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John Wilson

Artificial Creation: Final Fantasy

When the film industry was in its infancy, the mere presence of "moving pictures" was enough to keep audiences spellbound. A pre-1900 viewer marveled at a film that simply showed a seashore: amazing, he said, how much the waves on the screen resembled real waves. The same was true of early animation, as Hugh Kenner observes in his wonderful book Chuck Jones: A Flurry of Drawings:

Moviegoers had a passion. … for nothing more subtle than the sheer illusion of motion. It sufficed that on a wavery screen they saw—galloping horses! (And therein lay the germ of the Western.) Chuck Jones remembers when it was hilarious if an animated walker just hopped once in a while, an effect he's used himself in several films. A story? That could emerge from whatever some animator happened to think of next.

A similar logic seems to have been at work in Final Fantasy: The Spirits Within, the first animated feature in which the protagonists are "played" by nearly lifelike digital actors. Is it enough simply to watch animated characters who look so uncannily real—and never mind the cobbled-together story, the excruciating dialogue? Not just the characters, for that matter, but also the ravaged streets of post-apocalypse New York, the lifting rockets, the dreamscapes with their preternatural clarity of detail, realer than real, like the great sci-fi cover art of Paul Lehr and John Berkey and Robert Andre. (And isn't the banality of the title and subtitle sufficient warning for those who wouldn't be satisfied by skin of almost human texture?) Maybe it is enough. But in any case there's another compelling reason to pay attention.

The front page of The New York Times for July 17 showed the interior of the first artificial heart. (In its June 23 issue, The Economist reports that "every part of the human body is being studied to see how it can be replicated artificially.") The cover of the August issue of Wired shows the wheelchair-bound writer John Hockenberry coming at you, kamikaze-style, framed by a mini-manifesto: "Your body. Get over it." (Inside, Hockenberry explains: "Bodies are perhaps an arbitrary evolutionary solution to issues of mobility and communication." Hence the disabled—wedded to assistive technology—are leading the way for the rest of humanity, heralding "a whole range of biological-machine hybrids.") And at the local cineplex this summer, you could take in a matinee of Steven Spielberg's A.I.: Artificial Intelligence, break for nachos, migrate a couple of screens down the hallway for the carnage of Jurassic Park III (live action seamlessly melded with superbly plausible computer-generated images), pick up a hot dog and a Coke, and finish the night with Final Fantasy.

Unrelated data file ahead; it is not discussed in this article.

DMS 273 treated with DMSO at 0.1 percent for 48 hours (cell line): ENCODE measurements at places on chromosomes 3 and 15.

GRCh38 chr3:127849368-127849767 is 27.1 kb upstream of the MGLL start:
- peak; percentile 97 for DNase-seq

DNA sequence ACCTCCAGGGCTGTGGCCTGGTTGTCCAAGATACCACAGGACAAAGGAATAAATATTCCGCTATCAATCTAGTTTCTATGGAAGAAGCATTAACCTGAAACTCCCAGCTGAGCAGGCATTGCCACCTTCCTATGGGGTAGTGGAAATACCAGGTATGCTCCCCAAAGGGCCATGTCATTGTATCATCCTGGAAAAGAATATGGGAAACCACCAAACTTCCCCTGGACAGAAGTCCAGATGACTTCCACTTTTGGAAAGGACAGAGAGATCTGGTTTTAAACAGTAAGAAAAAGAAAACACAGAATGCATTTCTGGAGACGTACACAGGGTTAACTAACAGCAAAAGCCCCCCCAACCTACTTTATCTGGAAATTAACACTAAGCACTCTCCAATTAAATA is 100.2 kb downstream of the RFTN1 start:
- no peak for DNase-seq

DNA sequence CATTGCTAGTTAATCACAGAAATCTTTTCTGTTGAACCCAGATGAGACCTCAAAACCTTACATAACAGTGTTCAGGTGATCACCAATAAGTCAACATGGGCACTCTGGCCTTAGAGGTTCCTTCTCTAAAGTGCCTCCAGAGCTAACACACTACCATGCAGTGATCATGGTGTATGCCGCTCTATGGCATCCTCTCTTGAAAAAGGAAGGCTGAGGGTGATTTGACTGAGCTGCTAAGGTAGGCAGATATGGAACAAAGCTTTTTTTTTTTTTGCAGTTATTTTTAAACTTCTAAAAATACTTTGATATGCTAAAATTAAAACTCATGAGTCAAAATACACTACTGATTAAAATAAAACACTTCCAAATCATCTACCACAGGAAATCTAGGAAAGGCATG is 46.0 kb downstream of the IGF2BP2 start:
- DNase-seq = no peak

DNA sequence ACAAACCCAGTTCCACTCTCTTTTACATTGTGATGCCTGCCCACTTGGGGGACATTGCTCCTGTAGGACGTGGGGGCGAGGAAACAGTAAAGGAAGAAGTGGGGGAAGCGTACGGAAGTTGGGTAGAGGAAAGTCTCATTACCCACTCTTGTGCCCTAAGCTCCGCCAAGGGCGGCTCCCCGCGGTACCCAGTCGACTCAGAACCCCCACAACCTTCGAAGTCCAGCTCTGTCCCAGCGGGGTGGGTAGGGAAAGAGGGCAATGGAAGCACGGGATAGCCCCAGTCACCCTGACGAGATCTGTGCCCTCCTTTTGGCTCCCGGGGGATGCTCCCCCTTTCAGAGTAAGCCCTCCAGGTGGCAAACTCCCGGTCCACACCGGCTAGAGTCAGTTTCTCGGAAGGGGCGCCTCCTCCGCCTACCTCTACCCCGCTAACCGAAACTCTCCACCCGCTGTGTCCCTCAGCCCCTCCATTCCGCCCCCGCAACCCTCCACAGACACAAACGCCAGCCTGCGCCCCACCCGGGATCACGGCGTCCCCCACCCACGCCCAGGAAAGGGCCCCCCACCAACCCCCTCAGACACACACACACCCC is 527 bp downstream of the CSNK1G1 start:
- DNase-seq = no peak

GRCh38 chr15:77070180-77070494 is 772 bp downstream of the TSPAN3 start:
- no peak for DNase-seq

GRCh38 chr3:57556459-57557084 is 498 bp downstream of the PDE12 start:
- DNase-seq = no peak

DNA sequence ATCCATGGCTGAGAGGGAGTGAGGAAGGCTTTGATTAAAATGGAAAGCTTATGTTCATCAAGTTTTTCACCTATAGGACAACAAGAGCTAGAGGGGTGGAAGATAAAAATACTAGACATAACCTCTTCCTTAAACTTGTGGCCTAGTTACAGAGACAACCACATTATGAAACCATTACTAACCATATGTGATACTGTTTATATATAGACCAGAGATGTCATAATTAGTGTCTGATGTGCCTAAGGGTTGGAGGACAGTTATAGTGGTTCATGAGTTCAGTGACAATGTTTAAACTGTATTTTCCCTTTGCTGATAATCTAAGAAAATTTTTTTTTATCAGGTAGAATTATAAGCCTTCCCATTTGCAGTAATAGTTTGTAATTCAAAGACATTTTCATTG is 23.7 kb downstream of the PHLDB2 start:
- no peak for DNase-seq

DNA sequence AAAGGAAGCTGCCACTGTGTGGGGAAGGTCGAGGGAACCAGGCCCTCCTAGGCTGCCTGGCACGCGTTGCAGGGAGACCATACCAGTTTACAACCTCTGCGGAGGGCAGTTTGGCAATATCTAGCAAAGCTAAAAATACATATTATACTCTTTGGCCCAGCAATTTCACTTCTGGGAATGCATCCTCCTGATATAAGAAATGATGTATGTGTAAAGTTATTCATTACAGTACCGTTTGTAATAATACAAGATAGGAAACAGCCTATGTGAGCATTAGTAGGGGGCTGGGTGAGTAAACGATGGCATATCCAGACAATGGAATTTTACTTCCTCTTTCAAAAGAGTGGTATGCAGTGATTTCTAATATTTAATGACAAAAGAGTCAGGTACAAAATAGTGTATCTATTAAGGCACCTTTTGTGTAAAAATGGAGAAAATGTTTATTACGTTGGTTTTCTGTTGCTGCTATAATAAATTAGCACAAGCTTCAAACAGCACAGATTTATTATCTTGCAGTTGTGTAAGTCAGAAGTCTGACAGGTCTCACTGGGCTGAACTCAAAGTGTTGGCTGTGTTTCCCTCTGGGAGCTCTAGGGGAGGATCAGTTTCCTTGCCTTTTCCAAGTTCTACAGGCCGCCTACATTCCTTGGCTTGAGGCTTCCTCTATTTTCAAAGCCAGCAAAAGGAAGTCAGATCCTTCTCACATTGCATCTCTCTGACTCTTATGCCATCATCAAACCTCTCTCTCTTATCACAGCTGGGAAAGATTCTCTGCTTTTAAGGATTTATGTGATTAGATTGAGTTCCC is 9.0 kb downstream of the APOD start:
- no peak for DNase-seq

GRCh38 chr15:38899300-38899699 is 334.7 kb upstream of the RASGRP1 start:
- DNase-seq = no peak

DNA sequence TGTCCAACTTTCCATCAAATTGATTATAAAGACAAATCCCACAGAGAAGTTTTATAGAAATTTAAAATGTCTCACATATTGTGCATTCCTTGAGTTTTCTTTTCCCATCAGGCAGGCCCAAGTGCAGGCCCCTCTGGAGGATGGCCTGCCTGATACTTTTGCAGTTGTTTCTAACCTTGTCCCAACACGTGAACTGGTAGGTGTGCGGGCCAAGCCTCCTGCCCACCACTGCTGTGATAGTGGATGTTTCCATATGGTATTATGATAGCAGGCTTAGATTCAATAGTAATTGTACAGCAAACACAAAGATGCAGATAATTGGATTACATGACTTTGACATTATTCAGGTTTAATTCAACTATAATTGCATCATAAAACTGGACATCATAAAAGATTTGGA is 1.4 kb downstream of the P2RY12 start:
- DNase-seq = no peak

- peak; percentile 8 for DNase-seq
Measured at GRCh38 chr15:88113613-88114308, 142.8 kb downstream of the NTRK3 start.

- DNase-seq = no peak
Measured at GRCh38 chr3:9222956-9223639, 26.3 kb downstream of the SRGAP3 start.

Clearly something's afoot, some mind-bending change in the rules that heretofore have neatly distinguished the real from the simulated and the human from the not-human, the rules that have defined the nature and the boundaries of the body and its relation to soul or spirit or self. "Movie Stars Fear Inroads by Upstart Digital Actors" reads the headline of another New York Times article (July 8), illustrated with a still from Final Fantasy. Did a rogue tabloid writer or maybe a wit from The Onion hack into the Times? No, the story is straight. "I'm very troubled by it," Tom Hanks is quoted as saying. Could this movie offer insight into whatever it is we're in the midst of?